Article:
In "Cats" the chance to be reborn is real. However, it's up to Old Deuteronomy to choose who that kitty will be. To become "the Jellicle choice", the felines make their case in totally nutsy production numbers that celebrate the joys of eating garbage, stopping trains and teaching cockroaches to tap dance. Naturally, there are cats who want to skip this process and just renew.

* In "Logan's Run", the hero is "Sandman" Logan (Michael York) who, with partner Jessica (Jenny Agutter) learns the truth about his world. In "Cats", the heroine is a white kitty named Victoria (Francesca Hayward, a dancer from the Royal Ballet), who learns about the Jellicle cats after she's abandoned in the middle of the night. She also hooks up with a kitty crush named Mr. Mistoffelees (Laurie Davidson) "a magician cat" who isn't very good at his job.

Mr. Mistoffelees (Laurie Davidson) apologizes for lining his litter box with left over scores from Andrew Lloyd Webber's other musicals.

*In "Logan's Run", after Logan and Jessica escape their domed city/world, they run into a dotty Old Man (played by Peter Ustinov) who lives with hundreds of (yes!) cats!

Meanwhile, over on the set of "Cats", the counter-part of the Old Man is Old Deuteronomy (Dame Judi Dench). Like Ustinov's character, Old Deuteronomy has lived "many lives" (she's a cat, after all) and is  wise and gentle.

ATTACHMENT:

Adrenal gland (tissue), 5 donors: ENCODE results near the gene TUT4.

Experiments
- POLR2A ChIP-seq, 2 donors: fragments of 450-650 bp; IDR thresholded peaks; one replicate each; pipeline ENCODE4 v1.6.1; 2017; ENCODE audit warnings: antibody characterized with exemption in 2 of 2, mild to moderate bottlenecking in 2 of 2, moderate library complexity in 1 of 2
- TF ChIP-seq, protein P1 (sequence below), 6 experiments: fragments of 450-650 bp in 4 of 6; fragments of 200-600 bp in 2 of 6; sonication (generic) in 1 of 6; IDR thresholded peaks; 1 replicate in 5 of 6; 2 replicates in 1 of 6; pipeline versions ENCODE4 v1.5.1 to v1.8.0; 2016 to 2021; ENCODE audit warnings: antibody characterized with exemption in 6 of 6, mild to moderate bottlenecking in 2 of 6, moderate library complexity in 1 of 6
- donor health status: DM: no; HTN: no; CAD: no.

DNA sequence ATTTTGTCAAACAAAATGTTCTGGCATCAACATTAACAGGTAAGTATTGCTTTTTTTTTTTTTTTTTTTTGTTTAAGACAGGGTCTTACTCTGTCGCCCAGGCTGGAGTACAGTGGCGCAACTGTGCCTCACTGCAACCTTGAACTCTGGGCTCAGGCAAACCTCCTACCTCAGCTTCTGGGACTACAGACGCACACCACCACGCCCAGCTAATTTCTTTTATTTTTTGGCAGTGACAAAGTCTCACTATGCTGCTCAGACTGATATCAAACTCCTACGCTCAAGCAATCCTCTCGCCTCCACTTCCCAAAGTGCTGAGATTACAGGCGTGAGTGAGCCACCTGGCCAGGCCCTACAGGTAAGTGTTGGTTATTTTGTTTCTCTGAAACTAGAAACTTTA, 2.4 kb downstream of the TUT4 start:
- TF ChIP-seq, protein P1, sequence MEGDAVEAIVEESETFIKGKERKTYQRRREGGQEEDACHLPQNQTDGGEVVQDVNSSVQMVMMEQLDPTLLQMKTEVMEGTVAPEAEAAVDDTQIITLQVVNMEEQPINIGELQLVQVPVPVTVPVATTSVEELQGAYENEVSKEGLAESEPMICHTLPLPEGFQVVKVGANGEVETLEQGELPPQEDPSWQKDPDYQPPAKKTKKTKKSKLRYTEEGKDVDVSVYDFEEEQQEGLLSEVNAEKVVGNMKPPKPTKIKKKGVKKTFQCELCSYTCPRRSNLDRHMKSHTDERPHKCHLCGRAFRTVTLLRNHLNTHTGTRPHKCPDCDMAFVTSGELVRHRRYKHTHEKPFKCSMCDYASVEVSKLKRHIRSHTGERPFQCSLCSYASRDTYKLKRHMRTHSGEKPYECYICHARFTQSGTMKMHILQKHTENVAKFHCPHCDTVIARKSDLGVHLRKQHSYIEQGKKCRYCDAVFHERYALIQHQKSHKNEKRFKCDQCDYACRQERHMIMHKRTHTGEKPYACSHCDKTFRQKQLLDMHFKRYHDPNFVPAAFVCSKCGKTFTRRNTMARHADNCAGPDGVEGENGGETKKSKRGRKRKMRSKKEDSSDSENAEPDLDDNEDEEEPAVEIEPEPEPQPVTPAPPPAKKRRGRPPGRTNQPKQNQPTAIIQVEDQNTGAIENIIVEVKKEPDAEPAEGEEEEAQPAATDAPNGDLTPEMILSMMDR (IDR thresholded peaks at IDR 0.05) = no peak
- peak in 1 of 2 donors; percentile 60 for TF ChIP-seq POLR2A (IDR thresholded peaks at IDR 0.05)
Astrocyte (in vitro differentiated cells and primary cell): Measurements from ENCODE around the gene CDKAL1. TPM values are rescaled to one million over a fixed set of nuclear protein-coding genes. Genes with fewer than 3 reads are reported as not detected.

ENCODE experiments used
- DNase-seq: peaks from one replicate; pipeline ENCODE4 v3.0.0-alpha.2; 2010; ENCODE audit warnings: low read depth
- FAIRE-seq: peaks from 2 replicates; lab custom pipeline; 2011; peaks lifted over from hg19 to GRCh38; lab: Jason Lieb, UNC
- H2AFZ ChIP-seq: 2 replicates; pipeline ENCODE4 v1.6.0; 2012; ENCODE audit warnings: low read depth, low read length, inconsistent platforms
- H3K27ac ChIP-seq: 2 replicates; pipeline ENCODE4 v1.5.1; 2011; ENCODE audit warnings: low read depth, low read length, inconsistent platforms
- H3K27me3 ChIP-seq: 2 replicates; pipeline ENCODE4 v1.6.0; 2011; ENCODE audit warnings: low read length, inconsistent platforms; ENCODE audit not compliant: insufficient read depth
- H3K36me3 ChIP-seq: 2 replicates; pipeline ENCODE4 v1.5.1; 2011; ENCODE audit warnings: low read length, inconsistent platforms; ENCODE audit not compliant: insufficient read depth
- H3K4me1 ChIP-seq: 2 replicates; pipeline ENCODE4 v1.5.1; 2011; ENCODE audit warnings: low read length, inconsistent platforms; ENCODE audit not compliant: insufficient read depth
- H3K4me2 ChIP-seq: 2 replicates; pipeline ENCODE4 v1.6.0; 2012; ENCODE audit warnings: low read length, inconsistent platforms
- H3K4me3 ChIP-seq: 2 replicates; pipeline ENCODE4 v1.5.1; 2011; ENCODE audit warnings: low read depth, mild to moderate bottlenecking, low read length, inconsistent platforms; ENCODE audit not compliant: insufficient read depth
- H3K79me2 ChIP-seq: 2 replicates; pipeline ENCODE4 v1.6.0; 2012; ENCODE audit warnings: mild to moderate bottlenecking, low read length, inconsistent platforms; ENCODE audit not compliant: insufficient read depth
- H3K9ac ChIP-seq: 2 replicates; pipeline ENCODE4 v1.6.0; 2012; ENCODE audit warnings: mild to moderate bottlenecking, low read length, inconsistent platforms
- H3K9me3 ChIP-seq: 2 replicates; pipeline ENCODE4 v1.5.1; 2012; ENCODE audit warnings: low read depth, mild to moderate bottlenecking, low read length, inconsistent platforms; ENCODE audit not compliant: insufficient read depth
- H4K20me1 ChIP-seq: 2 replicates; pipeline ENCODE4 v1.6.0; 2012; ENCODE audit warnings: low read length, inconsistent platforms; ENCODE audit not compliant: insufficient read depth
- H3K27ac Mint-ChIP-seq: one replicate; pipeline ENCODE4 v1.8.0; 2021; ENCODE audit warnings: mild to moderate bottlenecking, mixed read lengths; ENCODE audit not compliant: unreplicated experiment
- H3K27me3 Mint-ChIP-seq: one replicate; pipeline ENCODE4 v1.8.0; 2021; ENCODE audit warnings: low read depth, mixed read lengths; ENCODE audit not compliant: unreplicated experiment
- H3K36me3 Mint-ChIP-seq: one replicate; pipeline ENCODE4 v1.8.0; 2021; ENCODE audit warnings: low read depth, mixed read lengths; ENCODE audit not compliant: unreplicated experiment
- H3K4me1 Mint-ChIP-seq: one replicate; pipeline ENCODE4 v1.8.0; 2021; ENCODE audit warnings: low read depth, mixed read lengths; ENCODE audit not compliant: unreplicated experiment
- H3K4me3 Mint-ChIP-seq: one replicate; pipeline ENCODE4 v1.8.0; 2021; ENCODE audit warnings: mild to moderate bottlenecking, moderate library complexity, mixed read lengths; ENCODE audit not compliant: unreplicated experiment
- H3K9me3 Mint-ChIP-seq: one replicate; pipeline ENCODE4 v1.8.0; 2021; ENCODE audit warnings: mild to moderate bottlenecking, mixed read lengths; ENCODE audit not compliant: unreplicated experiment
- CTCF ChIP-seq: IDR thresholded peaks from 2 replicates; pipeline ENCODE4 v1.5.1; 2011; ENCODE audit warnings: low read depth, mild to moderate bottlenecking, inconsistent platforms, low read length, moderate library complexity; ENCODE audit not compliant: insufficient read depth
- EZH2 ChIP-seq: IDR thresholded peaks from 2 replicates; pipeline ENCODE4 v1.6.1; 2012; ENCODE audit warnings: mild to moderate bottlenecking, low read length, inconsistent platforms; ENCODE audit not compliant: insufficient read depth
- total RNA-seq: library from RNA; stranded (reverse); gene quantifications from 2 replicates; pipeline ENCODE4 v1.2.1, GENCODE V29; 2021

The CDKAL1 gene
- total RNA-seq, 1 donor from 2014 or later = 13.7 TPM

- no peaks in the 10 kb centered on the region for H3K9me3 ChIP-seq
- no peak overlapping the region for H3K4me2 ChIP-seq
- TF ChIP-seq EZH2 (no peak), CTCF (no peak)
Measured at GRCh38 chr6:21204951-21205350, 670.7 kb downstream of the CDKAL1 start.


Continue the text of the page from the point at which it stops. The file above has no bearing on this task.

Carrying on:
* In "Logan's Run", there is a character called "The Box" (voiced by Roscoe Lee Brown). He's a pre-R2D2 robot and at first seems OK--except he's been created to catch any Runners who slip by the Sandmen. Once caught, the Box turns the Runners into frozen popsicles--nude frozen popsicles, by the way--which are later harvested for food back home.

The Box character in "Cats" is Macavity (Idris Elba), a flashy bad guy cat who wants to be "the Jellicle choice". To improve his chances, Macavity catnaps the top contenders (Jennyanydots, Gus the Theater Cat and Bustopher Jones, played by Rebel Wilson, Sir Ian McKellen and James Corden, respectively) and imprisons them on a boat. Like the Box, he sneaks up, pretending to be a fan of the chosen kitty, but then puts the zap on them.

*In "Logan's Run", all the major functions of the city are run by computers, which allows the humans to live carefree lives where they shop, have sex, work out, have sex, walk around, have sex, go to discos, have sex and have sex. You never see anybody reading, knitting or doing their taxes.